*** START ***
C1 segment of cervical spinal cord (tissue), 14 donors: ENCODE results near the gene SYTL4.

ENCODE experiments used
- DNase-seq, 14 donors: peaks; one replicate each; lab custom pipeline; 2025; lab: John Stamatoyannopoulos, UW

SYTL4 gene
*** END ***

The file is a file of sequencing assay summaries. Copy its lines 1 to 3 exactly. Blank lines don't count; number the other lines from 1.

C1 segment of cervical spinal cord (tissue), 14 donors: ENCODE results near the gene SYTL4.

ENCODE experiments used
- DNase-seq, 14 donors: peaks; one replicate each; lab custom pipeline; 2025; lab: John Stamatoyannopoulos, UW